With the launch of iOS 12.1 comes the feature I was most excited about with this year’s iOS update – Dual SIM support. This means I can have not one but two cell carriers active on my phone at a time through the use of eSIM cards. Most people are famaliar with SIM cards in their phones, the little chip from the carrier that identifies you to the network. And this is an electronic version of that. As someone who’s always had a fascination with the cellular industry and technologies powering the industry, this would be my first time to have two carriers on my daily driver, and a dream come true. I mean – double the speed tests!! This hardware feature is included in this year’s iPhone XS, iPhone XS Max, and iPhone XR.
For the first 30ish years of my life, I lived in Texas where AT&T is amazing. A couple years ago, I moved to Seattle and while no carrier is great, Verizon is the best option and my carrier of choice for the past couple years. I’ve also noticed that Verizon is not great in Las Vegas where I sometimes travel for work. With a few trips coming up in places with different “best options” for carriers (Texas, Vegas, NYC, San Diego) it seemed like a great time to give dual SIM a try.
A few nights ago, before the public release, I downloaded the beta of iOS 12.1, then went into an AT&T company-owned retail store the next morning. The rep was clueless when I mentioned I wanted to activate an eSIM. I clarified that they have blue eSIM cards with QR codes on them in-stock (I knew this from online research) and that I wanted to add a new line of service if he was willing to go through the process. It was a gross add (new line of service), so of course he was. I had to re-clarify as well that I was not porting my Verizon number, but instead I wanted a new number and would have both on my phone. He seemed a tad confused at first, but that was to be expected.
He grabbed the eSIM card from their backroom, and I grabbed the second IMEI from Settings -> General -> About (under your main carrier). My iPhone XS was purchased on the Apple Upgrade Program, so it’s completely unlocked. He activated the line just like normal, using the ICCID from the eSIM card and the IMEI I provided. Once he was done, I went to Settings -> Cellular -> Add Data Plan and scanned the QR code, but activation failed. I wondered if a data connection was needed and connected to Wi-Fi as Verizon is dead in their store (basement of a mall downtown). The second time I scanned the code, with some of the store staff watching, I got a confirmation that asked if I wanted to add the AT&T cellular plan to my phone. I confirmed, and it took about 90 seconds for the device to communicate to the network and activate followed by a quick prompt to select labels for each line and the default voice and data lines. Apple suggests some labels such as Business/Personal/Primary/Secondary, but you can also use custom labels. I went with “AT&T” and “VZW”.
(As a side note, I will eventually swap the services on SIMs. I want Verizon on my eSIM, as they’ll likely remain my primary carrier, and then have AT&T on the physical SIM so that I can remove and add an international or other carrier’s SIM in the future.)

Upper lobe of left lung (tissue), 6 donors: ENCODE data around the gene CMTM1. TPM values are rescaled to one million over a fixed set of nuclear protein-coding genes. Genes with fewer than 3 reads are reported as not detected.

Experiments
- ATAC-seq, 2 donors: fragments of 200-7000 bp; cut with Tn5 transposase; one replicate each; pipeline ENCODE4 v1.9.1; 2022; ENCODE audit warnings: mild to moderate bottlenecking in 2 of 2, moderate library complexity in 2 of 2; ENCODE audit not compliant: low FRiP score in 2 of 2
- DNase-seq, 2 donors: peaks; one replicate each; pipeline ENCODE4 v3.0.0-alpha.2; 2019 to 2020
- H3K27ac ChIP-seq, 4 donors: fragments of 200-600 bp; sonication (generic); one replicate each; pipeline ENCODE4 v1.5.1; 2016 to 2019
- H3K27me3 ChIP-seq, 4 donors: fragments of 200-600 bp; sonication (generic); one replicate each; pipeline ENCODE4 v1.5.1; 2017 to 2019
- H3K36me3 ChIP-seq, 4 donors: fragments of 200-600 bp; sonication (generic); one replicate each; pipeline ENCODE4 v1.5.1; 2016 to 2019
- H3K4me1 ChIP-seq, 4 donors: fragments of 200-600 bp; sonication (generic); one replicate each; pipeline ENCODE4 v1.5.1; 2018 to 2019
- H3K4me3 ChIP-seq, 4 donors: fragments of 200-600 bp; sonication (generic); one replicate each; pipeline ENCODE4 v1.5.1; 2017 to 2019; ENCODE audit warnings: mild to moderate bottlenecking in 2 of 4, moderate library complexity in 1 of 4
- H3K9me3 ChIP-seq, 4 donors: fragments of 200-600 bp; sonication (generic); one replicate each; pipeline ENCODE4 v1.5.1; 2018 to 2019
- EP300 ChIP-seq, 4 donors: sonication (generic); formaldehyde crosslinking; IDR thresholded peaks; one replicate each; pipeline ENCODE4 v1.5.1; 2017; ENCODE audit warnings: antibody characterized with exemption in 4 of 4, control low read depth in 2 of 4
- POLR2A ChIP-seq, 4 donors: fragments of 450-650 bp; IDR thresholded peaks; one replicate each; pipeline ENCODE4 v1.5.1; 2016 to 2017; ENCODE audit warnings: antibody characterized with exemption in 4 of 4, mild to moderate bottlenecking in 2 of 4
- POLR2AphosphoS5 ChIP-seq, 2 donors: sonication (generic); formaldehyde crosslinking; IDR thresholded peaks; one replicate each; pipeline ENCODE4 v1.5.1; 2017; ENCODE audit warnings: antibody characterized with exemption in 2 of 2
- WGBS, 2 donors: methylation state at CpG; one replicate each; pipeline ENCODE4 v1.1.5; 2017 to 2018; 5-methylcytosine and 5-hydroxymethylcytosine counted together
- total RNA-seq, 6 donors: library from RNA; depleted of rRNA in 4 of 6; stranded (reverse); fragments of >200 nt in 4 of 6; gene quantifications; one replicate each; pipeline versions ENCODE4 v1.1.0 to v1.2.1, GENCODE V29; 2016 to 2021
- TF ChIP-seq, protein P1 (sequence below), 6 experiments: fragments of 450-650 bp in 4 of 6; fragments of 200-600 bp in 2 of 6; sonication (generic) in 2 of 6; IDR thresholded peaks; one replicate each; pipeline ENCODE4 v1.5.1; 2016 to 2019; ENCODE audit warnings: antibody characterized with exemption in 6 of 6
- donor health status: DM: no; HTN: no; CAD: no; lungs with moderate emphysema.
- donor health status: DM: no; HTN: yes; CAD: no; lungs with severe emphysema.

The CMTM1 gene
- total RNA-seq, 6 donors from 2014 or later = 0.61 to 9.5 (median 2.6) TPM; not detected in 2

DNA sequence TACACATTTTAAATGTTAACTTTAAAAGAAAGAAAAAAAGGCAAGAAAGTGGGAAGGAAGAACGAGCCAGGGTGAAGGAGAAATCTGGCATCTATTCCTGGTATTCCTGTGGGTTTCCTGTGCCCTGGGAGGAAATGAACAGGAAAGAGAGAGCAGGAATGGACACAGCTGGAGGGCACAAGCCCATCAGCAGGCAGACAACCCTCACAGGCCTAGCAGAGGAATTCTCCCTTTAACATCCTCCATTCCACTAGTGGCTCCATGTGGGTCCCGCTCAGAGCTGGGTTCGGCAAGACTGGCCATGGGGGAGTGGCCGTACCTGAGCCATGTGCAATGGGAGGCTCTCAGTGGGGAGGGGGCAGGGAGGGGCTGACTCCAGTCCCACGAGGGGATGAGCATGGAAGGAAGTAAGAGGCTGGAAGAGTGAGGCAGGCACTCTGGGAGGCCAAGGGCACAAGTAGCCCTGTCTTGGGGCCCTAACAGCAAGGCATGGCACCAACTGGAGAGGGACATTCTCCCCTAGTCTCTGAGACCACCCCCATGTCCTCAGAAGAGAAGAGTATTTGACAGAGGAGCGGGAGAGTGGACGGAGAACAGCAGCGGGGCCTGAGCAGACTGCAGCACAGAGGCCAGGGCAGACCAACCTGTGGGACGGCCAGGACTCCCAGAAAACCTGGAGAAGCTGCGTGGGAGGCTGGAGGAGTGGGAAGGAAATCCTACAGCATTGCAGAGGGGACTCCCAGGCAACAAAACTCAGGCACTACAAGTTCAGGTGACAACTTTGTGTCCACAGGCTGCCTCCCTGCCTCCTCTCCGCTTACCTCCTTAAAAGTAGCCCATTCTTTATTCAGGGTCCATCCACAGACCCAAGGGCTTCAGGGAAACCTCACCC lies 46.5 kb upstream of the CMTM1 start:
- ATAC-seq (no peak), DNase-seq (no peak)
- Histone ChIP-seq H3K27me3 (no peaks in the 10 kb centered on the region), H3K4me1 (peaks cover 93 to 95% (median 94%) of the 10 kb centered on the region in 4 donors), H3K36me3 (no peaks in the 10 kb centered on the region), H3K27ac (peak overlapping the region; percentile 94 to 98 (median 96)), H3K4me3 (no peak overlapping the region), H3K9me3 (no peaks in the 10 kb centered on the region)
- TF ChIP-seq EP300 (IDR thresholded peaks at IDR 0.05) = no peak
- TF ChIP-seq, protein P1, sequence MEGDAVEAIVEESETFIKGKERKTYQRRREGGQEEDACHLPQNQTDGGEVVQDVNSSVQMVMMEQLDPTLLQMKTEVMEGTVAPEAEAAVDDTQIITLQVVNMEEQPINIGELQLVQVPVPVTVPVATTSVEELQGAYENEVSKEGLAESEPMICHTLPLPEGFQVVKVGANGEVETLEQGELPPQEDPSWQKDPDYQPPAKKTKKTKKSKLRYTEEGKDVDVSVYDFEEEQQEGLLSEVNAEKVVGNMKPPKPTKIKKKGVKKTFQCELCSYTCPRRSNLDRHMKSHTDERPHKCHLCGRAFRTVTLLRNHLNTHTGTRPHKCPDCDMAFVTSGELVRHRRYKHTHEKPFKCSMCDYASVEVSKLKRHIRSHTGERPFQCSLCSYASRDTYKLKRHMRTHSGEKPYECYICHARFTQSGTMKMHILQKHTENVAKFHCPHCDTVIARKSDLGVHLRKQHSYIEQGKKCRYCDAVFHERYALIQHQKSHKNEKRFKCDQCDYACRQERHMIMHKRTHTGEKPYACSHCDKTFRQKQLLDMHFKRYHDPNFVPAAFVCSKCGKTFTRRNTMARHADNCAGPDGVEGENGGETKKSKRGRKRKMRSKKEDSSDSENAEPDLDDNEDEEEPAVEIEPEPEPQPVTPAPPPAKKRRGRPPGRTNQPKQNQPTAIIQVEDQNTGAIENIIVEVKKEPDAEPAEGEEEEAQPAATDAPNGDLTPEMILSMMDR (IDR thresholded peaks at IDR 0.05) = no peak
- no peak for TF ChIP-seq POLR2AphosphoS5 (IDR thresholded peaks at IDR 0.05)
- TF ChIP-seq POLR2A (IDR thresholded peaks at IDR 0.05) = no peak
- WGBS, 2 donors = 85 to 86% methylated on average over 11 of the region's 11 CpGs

How It Works
The technology Apple uses for dual SIM support is called Dual Sim Dual Standby (DCDS), which means that both lines are active when in standby mode, but when you connect a phone call, the other line becomes inactive and will not transmit calls, text, or data.
I have Verizon setup as my primary voice and data lines and switch the data carrier as reception dictates. In the Setup menu, once both lines are active, you can easily make this switch.
All signals are not created equal! Currently the iPhone will not maintain two LTE connections, even if both carriers support it. The line you’ve selected to be your data line will maintain the best connection possible (LTE then fallback to HSPA), but the secondary line will revert to CDMA in the case of Verizon and HSPA in the case of AT&T. What does this mean?
With a CDMA carrier (Verizon) as both your primary data and voice lines, if you get a call on HSPA (AT&T), then AT&T will become active and you can use simultaneous voice and data over HSPA, and the secondary carrier is completely offline. Also with this setup, any calls or data connections over the CDMA carrier function just as if the CDMA carrier was the only carrier on your phone.
If your HSPA carrier is the primary data line, it will likely have an LTE connection, but the CDMA carrier will only maintain a CDMA connection, not LTE. This poses a problem for Verizon as currently it’s estimated that 20% of their network is LTE only. Verizon has already said there’s something in the works for this, and until they’re able to “deliver Verizon’s full suite of voice and high-speed data services, [they] won’t activate Verizon service on any eSIM.”
The one time where this became an issue was when I needed to make a call to a financial institution, and I decided to use the AT&T line to make a voice call. However the financial institution wanted to send me a text on the Verizon number, which I couldn’t receive while on the phone. Something to beware of in the future!
As I was anxiously awaiting the ability to give dual SIM a try, I was contemplating battery life, and I’m happy to say that I’ve been using dual SIM for about 5 days now and don’t notice any difference in battery life. With DCDS the phone is checking in with each provider at separate intervals and not maintaining two active connections at once to help alleviate battery issues.
At the iPhone keynote, Verizon, AT&T, and T-Mobile were announced as carrier launch partners, and it’s reported that Sprint has since confirmed that it will support eSIM as well. However with the launch of iOS 12.1 all three launch partners have said they’re not quite ready and will be launching sometime in the future. Apple does maintain a list of all the international carriers that support eSIM.